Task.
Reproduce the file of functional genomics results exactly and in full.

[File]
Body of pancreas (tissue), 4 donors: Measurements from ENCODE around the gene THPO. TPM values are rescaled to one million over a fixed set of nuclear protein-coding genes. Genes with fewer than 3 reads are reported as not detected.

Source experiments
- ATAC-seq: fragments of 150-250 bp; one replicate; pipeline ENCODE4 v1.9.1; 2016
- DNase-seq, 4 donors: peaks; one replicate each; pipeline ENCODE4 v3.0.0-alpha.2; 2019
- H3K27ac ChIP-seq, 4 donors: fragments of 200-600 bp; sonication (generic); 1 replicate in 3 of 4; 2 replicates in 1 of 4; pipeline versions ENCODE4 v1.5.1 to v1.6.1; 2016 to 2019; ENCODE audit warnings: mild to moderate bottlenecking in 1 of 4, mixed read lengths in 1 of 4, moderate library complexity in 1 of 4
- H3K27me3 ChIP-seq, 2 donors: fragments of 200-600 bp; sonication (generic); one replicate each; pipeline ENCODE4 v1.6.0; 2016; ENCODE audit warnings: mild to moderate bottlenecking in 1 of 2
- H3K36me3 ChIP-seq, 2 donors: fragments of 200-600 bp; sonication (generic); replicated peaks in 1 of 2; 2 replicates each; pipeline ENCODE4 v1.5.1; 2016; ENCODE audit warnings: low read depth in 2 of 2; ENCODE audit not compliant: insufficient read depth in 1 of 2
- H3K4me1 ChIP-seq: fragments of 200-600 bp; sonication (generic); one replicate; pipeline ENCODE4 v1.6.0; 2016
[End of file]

Body of pancreas (tissue), 4 donors: Measurements from ENCODE around the gene THPO. TPM values are rescaled to one million over a fixed set of nuclear protein-coding genes. Genes with fewer than 3 reads are reported as not detected.

Source experiments
- ATAC-seq: fragments of 150-250 bp; one replicate; pipeline ENCODE4 v1.9.1; 2016
- DNase-seq, 4 donors: peaks; one replicate each; pipeline ENCODE4 v3.0.0-alpha.2; 2019
- H3K27ac ChIP-seq, 4 donors: fragments of 200-600 bp; sonication (generic); 1 replicate in 3 of 4; 2 replicates in 1 of 4; pipeline versions ENCODE4 v1.5.1 to v1.6.1; 2016 to 2019; ENCODE audit warnings: mild to moderate bottlenecking in 1 of 4, mixed read lengths in 1 of 4, moderate library complexity in 1 of 4
- H3K27me3 ChIP-seq, 2 donors: fragments of 200-600 bp; sonication (generic); one replicate each; pipeline ENCODE4 v1.6.0; 2016; ENCODE audit warnings: mild to moderate bottlenecking in 1 of 2
- H3K36me3 ChIP-seq, 2 donors: fragments of 200-600 bp; sonication (generic); replicated peaks in 1 of 2; 2 replicates each; pipeline ENCODE4 v1.5.1; 2016; ENCODE audit warnings: low read depth in 2 of 2; ENCODE audit not compliant: insufficient read depth in 1 of 2
- H3K4me1 ChIP-seq: fragments of 200-600 bp; sonication (generic); one replicate; pipeline ENCODE4 v1.6.0; 2016